The key points of this current plan note the Flyabout decision is required no later than FD9, given most major mission objectives complete by then (AMS, ELC, EVAs 1-3), whilst also reserving the +1 day as late as possible for other needs that may arise. Thus, it is likely the flyabout will recieve an initial go, pending no issues during the bulk of Endeavour’s docked mission.
STS-134 Specific Articles: http://www.nasaspaceflight.com/tag/sts-134/
The plan also keeps the Docked Late Inspections as late as possible to minimize MMOD (Orbital Debris) risk, and keeps all crewmembers sleep shifted together.
For the Russian vehicle, the Soyuz activation, leak check, and prep will occur on daily orbits 1 and 2, with the Flyabout scheduled on daily orbit 3.
The presentation also notes a large amount of work has been completed, successfully, as per the Technical Work Executive Summary, citing the SSP/ISS mated Soyuz dynamic un-dock and docking loads analysis is complete, whilst no issues were found in relation to the Soyuz to Shuttle Radio Frequency Compatibility.
Trajectory Control System, payload bay cameras, elbow camera and RSC camera will be sufficiently shielded from, and/or pointed away from, the 26S plume environment, with a large section dedicated to the evaluations on the small risk of contamination on the orbiter’s windows from the Soyuz’s thruster firings.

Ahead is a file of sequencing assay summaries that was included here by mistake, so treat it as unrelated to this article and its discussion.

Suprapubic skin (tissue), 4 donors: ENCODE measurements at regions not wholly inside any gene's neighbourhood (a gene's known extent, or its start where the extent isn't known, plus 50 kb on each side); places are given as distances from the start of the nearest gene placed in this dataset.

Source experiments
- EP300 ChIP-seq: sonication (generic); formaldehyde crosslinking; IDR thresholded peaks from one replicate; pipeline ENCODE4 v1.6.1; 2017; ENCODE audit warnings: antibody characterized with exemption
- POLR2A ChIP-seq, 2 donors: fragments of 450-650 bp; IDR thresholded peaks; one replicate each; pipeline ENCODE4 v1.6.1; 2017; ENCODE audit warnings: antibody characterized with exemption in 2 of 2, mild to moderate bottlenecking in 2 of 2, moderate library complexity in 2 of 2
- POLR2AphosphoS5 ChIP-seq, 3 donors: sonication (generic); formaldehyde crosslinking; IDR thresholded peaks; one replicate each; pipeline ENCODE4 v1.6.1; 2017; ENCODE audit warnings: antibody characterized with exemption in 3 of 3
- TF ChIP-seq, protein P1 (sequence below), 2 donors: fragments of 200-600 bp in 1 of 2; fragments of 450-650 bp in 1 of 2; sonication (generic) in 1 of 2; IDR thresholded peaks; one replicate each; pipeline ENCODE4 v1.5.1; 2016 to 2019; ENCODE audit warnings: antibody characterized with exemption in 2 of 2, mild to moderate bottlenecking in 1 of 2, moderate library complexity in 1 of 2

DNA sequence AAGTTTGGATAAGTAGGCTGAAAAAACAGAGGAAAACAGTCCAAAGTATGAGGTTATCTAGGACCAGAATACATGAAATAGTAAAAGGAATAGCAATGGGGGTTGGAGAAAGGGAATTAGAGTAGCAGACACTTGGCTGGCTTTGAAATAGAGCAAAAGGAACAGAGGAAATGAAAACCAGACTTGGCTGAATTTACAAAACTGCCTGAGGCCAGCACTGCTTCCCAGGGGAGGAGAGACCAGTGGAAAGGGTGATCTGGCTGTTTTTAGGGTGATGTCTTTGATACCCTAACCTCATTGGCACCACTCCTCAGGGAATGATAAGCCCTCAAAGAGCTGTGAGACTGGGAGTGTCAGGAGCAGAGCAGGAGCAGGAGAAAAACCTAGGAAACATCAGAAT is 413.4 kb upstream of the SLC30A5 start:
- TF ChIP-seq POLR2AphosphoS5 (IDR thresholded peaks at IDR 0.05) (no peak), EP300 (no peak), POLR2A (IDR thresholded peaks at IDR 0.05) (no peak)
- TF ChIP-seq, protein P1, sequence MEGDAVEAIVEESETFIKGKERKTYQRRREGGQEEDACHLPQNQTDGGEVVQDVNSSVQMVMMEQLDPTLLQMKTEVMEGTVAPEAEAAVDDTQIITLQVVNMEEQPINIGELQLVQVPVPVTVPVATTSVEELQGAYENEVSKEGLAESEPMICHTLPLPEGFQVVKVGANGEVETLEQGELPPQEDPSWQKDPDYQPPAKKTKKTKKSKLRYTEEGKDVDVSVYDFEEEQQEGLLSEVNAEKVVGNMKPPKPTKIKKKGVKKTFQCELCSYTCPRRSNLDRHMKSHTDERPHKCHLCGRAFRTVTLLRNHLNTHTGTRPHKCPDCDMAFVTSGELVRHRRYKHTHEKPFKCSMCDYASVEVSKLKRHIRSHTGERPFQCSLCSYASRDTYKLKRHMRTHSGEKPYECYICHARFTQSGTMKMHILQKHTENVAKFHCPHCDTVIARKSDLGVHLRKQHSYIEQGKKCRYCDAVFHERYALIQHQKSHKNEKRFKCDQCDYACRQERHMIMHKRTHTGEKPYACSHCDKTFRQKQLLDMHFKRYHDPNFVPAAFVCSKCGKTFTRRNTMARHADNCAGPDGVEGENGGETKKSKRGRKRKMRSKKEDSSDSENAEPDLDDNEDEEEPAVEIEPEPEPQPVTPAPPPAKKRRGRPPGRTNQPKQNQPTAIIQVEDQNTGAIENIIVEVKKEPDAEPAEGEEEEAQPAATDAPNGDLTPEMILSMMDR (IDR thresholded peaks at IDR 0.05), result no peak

Again, evaluations are based on mitigating the potential worst case scenarios, which the presentation lists – though notes the findings show no concern for Endeavour’s windows.
“Worst Case Consequences. Window would shed slivers of glass after failure. Glass debris could impact OMS pod, Rudders speed brake. Crew Module pressure would not be affected. Reduced CDR/PLT (Commander/Pilot) visibility through the windows.”
The thermal analysis has also been completed, with no orbiter passive thermal issues noted. The orbiter has an ‘any attitude’ capability of three to five hours depending on beta. Also, the OBSS will be stowed on ISS given current operational timeline scenario.
It is likely that a decision point on at least proceeding towards a go/no go during the docked mission will be announced at the Agency FRR next week.
(Images used, all via L2 presentations, imagery and L2 acquired flyabout video – plus as accredited within the article).